Case Study: Patty is currently an 18 year-old teenage girl with a history of migraine headaches since age 9. You have been seeing her for years, and this is her story.  At the time of diagnosis, her migraines were infrequent (monthly at most), easy managed with a dose of ibuprofen and a nap. She was on no daily medications, and did a good job with her healthy headache hygiene. She is otherwise healthy except for exercise-induced asthma, just uses an inhaler as needed. She lives at home with her parents, 2 younger brothers, and several pets.  There is a strong family history of migraine

Around ages 11-12, things started to change, puberty was arriving. During this time her migraines were a bit more frequent, still manageable. Once her menses started, things really took off. Migraine frequency changed from monthly to weekly, and around her menses, they were more intense. She started to notice some aura-like symptoms, such as a black spot in her line of vision 30 minutes before the migraine started (50% of the time). She would also get more moody than usual 1 day before a migraine. She was also more symptomatic, having pain on average at 6-7/10NRS, accompanied by nausea with vomiting and lightheadedness, photophobia and phonophobia, fatigue, and that black visual spot. Ibuprofen was no longer effective and she often threw it up. Sleep was the only thing that helped, and the migraine lasted for several hours.  For lifestyle, she does sleep well at night, and eats a selective diet but no meal skipping.  Hydration is fair; she weighs 45kg and is drinking only 20oz/day and not drinking at school.  She is physically active with soccer and softball.

Decision point: Patty has reached puberty and her migraine headaches have become more frequent and symptomatic.  You decide that it is time to change her rescue plan, and consider a daily medication or at least a supplement.  The family would prefer not to start a medication, so you give them the option of starting daily magnesium 400mg daily as supplement. You also ask that she do a better job with hydration, at least 50 oz/day, and to bring water to school (and drink it).  You also reinforce her already healthy habits.  For rescue, you introduce a triptan, rizatriptan 5mg ODT (dissolving tab) to be taken when she notices her black spot before the migraine hits.  You also provide ondansetron 4mg ODT for her nausea, to be followed by naproxen 375mg.  She may take just the ondansetron and naproxen if no aura or the migraine is already started.  Since her migraines are just weekly, it is unlikely she will overuse medication but you do remind them that migraine analgesia should not be used more then 2-3 days/week. You ask them to return for a follow up appointment in 2 months to see how she is doing.

Follow up appointment visit: Patty is doing much better with her hydration, taking magnesium every day, and her rescue plan is working pretty well.  If she can take the rizatriptan quickly, many times she is able to abort her migraines.  And best of all, her migraines have reduced to 1-2 times/month; usually one of these times is around her menses.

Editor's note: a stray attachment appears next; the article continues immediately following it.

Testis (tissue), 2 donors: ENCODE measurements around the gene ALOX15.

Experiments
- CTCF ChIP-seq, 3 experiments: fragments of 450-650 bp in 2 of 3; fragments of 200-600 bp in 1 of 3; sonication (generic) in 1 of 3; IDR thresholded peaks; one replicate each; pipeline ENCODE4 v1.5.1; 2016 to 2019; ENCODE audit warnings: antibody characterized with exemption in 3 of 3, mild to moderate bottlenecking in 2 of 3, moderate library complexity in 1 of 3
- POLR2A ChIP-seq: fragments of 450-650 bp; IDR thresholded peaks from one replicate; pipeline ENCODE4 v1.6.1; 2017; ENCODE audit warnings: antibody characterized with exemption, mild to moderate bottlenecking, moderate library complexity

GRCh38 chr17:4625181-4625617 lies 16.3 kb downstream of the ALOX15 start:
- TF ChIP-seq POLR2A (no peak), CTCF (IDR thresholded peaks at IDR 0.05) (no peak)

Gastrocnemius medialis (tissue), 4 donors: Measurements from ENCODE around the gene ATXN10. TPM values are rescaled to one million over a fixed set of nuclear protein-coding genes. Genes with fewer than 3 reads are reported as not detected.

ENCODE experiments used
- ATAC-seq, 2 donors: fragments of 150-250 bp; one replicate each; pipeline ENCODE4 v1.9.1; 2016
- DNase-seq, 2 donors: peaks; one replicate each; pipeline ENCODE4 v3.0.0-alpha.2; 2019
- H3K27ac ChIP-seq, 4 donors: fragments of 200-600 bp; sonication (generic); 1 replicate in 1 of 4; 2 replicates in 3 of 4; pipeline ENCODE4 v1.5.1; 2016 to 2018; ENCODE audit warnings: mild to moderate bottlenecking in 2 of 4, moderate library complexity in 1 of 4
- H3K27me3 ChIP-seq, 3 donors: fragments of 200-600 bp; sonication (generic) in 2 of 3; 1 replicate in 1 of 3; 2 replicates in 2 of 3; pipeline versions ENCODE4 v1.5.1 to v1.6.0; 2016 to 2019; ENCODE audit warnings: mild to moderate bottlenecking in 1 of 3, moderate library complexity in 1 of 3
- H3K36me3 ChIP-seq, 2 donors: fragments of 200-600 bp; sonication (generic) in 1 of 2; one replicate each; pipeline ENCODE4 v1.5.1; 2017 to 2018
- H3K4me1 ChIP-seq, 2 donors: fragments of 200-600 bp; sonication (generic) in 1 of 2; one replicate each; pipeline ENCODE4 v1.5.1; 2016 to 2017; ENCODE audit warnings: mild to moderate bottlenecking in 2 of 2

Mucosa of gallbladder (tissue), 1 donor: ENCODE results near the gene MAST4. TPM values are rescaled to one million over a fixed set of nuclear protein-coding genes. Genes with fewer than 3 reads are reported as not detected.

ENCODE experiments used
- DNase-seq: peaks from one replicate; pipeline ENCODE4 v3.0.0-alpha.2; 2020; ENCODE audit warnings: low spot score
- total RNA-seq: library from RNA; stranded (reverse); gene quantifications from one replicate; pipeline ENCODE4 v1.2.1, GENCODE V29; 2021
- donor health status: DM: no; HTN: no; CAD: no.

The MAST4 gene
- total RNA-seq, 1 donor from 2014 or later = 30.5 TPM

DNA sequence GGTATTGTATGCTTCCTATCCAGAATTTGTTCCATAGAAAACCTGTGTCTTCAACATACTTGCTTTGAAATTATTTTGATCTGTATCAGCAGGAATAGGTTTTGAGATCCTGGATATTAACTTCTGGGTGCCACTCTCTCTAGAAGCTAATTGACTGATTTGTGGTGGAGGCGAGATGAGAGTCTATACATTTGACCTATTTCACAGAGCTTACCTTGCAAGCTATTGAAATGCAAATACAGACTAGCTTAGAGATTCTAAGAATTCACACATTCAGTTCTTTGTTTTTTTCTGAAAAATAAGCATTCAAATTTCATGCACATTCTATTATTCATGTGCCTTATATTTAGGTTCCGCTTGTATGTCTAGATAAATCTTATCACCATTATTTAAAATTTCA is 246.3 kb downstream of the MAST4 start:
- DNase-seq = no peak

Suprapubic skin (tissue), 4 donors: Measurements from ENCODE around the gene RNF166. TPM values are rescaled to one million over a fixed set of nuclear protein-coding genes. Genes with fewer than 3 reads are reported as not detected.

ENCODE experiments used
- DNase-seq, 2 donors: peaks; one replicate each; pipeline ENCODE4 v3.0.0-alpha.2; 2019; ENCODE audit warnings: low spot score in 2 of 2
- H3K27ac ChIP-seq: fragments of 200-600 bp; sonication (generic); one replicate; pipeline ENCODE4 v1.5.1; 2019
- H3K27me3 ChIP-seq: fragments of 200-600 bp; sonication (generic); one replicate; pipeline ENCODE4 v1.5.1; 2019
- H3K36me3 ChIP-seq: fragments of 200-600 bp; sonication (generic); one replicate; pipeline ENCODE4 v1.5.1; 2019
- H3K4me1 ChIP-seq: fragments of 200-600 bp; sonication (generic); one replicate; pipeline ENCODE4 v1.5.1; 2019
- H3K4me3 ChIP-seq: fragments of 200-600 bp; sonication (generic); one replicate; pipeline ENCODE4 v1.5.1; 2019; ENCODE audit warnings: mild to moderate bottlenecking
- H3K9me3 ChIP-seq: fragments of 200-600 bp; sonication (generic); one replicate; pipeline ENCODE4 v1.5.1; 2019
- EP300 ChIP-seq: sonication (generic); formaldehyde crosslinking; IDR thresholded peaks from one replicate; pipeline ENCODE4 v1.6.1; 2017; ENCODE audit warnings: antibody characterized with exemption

Fast forward 2 years: Patty is here for her yearly check-up, age 14, in the summer before she starts high school. She is doing fairly well though her migraines are more frequent these days, back to once/week.  Her rescue medications are working well.  She has been using the Migraine Buddy app and tracking her headaches, has discovered that stress, caffeine and her menses are the biggest triggers.  She still takes magnesium but as not regularly, has backtracked a bit on hydration and has stopped playing sports.  She is also not sleeping well due to a busy mind, and her diet is slightly more adventurous, no meal skipping. She is particularly worried today about her migraines and starting high school, getting stressed out about it.  The family is thinking it might be a good idea to start a daily medication for migraine prevention.  Her health continues good, no recent illnesses or asthma flares.  Her weight is healthy, at 55kg.

Decision point: You agree with the family about trying a daily medication.  You consider your choices: cyproheptadine is not a good choice as she is beyond puberty and it will most likely cause too much weight gain; amitriptyline might be a good choice, might help with the anxiety  and sleep;  topiramate could also be chosen; Propranolol is not appropriate due to her asthma.  You choose amitriptyline 10mg at bedtime, may increase to 20mg after 1 month, and you check an EKG (normal).  You advise about side effects- sleepiness, mental clouding. She can continue magnesium if desired or try riboflavin B2 instead.  Lifestyle needs to be addressed and again you talk about hydration (60oz/day), sleep hygiene (put away that phone before bed), and getting more physical activity, since she is not doing sports now.  You also explore with the family ways to deal with stress, such as using a meditation app or exercise, seeing a counselor for CBT.  Patty is not really interested in counseling but she might try the Insight Timer app that you showed her how to use today. You ask them to return for a follow up appointment in 3 months to see how she is doing.